Gender differences in nutritional intake among rural-urban migrants in China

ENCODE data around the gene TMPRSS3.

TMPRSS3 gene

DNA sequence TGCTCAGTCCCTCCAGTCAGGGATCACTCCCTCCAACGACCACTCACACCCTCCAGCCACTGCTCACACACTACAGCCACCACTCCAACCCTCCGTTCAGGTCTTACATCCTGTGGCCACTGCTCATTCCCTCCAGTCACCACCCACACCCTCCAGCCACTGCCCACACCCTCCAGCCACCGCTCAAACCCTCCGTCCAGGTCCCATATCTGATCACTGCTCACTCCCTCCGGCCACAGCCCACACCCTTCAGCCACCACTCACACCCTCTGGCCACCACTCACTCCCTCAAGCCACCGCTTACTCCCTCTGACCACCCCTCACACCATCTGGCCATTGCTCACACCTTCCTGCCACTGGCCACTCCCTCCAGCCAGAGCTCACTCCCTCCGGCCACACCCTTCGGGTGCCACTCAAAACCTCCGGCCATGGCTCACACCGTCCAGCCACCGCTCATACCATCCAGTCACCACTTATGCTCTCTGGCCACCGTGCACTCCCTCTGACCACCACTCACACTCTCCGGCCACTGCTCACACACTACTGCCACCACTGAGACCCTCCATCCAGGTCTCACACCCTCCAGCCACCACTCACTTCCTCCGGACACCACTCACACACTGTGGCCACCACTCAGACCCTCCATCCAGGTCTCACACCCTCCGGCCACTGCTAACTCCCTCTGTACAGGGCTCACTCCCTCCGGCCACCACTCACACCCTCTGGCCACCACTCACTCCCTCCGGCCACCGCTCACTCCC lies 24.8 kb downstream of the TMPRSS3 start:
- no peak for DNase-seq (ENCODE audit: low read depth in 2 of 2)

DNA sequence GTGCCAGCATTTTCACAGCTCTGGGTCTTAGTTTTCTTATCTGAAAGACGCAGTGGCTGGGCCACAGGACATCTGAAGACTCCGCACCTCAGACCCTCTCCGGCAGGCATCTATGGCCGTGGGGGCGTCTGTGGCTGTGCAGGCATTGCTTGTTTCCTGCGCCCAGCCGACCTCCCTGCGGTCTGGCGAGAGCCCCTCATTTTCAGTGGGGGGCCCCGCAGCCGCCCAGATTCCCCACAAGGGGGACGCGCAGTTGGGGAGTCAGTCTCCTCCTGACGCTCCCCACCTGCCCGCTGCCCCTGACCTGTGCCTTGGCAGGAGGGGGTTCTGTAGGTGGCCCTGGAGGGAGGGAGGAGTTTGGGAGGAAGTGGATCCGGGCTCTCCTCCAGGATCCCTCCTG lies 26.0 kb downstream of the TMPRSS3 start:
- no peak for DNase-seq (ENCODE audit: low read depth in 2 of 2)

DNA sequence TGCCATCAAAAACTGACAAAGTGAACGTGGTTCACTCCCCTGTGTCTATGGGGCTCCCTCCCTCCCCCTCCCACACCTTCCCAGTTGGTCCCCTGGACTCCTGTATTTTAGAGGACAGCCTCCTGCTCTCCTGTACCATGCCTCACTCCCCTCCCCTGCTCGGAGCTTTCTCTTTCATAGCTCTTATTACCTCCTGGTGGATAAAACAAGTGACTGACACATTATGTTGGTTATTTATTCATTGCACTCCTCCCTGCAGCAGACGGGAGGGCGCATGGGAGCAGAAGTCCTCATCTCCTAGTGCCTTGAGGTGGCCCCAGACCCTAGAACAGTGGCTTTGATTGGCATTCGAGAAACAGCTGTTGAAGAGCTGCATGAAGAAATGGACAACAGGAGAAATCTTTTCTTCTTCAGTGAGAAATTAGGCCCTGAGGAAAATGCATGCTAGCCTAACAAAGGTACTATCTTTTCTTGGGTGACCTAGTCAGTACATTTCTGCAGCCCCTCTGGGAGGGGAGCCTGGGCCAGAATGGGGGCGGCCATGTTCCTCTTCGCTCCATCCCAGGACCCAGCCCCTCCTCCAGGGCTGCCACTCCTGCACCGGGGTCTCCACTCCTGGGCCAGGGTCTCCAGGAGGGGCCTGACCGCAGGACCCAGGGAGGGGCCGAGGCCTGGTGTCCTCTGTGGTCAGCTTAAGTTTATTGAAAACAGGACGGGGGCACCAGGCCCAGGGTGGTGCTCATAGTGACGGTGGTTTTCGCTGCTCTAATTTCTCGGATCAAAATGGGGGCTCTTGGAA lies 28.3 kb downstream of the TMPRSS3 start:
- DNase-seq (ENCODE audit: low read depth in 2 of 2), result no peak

Due to rapid economic growth and urbanization, China has witnessed massive migration from rural to urban areas and significant changes in food habits and nutritional intake. This paper empirically examines the factors affecting nutritional intake of 7752 rural-urban migrants and its gender effects, using the China Health and Nutrition Survey (CHNS) data from 1991 to 2011. The descriptive results show that female migrants (FMs) have lower energy intake but have higher proportions of energy from protein and fat than male migrants (MMs), indicating that FMs have a better nutritional quality. The regression results show that the calorie-income elasticities are 0.014 for MMs and 0.018 for FMs. A remarkable positive effect of income on nutritional quality is found for FMs. Employment in non-farm sectors and the community environmental sanitation have a significant increase in calorie intake and nutritional quality, while non-farm employment presents a negative and significant effect on FMs’ calorie intake. Modern market significantly positively affects migrants’ energy intake from protein, thereby improving their nutritional quality. The exogenous switching treatment effect regression results display a significant gender effect on energy intake and its share from protein for migrants, while there is no significant gender effect when it comes to the share of energy from fat.